File Photo: People walk past the wreckage of a vehicle destroyed in an attack on police and checkpoints on the outskirts of the capital Mogadishu, Somalia Wednesday, Feb. 16, 2022. AP
The attack was claimed by the Al-Shabaab Islamist militant group, which has been waging an insurgency in the troubled Horn of Africa nation for years.
Security had been tightened in Beledweyne ahead of a first session of voting for parliamentary seats in the constituency, which lies about 340 kilometres (210 miles) north of the capital Mogadishu.
"The number of people who have died in the heinous terrorist attack in Beledweyne today has increased from 10 people to 14 as of now," local police officer Mohamud Hassan told AFP by phone.
He said some of the 16 civilians earlier reported wounded in the suicide bombing had died of their injuries in hospital. Among the dead were local government officials.
"This was the deadliest attack I can recall in this town," he added.
Al-Shabaab said in a statement that one of its fighters carried out the bombing.
Somalia, particularly Mogadishu, has seen a spate of attacks in recent weeks as the country hobbles through a long-delayed election process.
Witnesses said the huge explosion tore through an open area of the Hassan Dhiif restaurant where people had gathered under trees to eat lunch.
"I saw dead bodies of several people and I could not count how many wounded that were rushed to hospital," said one witness, Mahad Osman.
"Some of these people were waiting for their ordered meals to come while enjoying the fresh weather when the blast occurred," he added.
"I saw... shoes, sticks and hats strewn at the scene of the blast, there was also blood and severed parts of human flesh in the area."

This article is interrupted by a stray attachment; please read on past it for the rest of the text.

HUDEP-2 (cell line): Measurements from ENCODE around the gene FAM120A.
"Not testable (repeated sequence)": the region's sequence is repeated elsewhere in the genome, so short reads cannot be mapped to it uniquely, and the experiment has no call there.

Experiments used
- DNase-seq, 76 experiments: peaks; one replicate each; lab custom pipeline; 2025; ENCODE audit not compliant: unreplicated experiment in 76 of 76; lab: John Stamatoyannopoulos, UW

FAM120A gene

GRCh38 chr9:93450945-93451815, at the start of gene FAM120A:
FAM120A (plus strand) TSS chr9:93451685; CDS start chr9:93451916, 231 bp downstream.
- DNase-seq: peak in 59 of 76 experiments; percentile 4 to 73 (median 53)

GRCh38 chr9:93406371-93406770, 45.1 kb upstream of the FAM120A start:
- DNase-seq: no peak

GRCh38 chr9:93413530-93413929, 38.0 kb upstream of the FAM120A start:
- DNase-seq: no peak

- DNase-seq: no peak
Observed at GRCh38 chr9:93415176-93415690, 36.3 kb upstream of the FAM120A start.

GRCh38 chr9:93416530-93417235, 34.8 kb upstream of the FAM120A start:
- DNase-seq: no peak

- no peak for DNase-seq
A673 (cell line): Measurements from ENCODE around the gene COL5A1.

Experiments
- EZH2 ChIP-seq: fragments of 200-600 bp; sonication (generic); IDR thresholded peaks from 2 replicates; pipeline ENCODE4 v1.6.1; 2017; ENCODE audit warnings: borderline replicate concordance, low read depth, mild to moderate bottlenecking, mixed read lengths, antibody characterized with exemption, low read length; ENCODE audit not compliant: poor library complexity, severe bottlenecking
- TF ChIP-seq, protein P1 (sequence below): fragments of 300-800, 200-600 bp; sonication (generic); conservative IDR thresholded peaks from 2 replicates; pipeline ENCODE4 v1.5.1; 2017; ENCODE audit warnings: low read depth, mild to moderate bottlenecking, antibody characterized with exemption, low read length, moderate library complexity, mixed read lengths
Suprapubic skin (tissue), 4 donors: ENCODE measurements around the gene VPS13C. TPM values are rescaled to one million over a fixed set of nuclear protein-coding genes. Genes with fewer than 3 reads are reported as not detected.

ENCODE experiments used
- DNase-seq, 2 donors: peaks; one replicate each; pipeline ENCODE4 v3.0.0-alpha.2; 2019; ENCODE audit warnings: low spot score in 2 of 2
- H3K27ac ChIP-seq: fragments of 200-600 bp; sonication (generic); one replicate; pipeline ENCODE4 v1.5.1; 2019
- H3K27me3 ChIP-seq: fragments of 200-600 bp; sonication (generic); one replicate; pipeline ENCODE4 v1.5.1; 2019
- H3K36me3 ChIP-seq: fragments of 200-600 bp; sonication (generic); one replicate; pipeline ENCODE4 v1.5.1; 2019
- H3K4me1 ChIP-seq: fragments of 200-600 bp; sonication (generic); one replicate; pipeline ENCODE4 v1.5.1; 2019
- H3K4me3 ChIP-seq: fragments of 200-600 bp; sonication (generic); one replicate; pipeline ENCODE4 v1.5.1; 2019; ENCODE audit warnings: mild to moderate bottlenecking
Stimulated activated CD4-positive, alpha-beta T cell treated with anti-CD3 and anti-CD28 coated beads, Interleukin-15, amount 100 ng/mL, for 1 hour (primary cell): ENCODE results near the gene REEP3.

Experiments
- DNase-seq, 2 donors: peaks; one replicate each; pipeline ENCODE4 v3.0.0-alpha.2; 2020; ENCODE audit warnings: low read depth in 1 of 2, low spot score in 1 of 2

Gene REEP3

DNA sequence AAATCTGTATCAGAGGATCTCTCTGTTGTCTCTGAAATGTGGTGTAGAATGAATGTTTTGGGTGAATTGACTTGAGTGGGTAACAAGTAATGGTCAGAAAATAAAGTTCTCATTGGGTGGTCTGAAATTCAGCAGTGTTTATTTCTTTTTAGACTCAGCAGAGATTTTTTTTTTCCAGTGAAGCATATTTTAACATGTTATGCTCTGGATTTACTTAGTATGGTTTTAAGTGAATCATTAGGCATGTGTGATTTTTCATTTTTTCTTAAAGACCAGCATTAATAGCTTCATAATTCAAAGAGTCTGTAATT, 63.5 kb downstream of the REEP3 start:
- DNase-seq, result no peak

In another incident on Saturday, one person was killed and six others wounded when an explosive device went off in a teashop in Bosaso, the commercial capital of the northern state of Puntland, police said.
No-one has yet claimed responsibility for that blast.
Somalia is due to wrap up voting for the lower house of parliament by February 25 under the latest timetable for the elections, which are already more than a year behind schedule.
President President Mohamed Abdullahi Mohamed, better known by his nickname Farmajo, has been at loggerheads with Prime Minister Mohamed Hussein Roble over the election delays, an impasse that has Somalia's international backers worried.
Among those running for a seat in Beledweyne is Farhad Yasin, Somalia's former intelligence chief who is now Farmajo's national security adviser.
Somalia's voting process follows a complex indirect model, whereby state legislatures and clan delegates pick lawmakers for the national parliament, who in turn choose the president.
Voting for the upper house concluded last year, while clan delegates have so far elected 159 of the 275 MPs who sit in the lower house.
Somalia's international partners fear the election crisis distracts from the battle against Al-Shabaab, the Al-Qaeda-linked Islamist group fighting the weak central government.
Its fighters were driven out of Mogadishu in 2011 after an offensive by an African Union force, but they still control vast swathes of rural Somalia from where they launch regular attacks in the capital and elsewhere.
The United States issued a statement on Friday calling on Somalia's leaders to complete the elections in a "credible and transparent manner" by February 25.
"The United States will hold accountable those who obstruct or undermine the process," it said.
Earlier this month, US Secretary of State Antony Blinken announced a decision to restrict visas to current or former Somali officials or others "believed to be responsible for, or complicit in, undermining the democratic process in Somalia".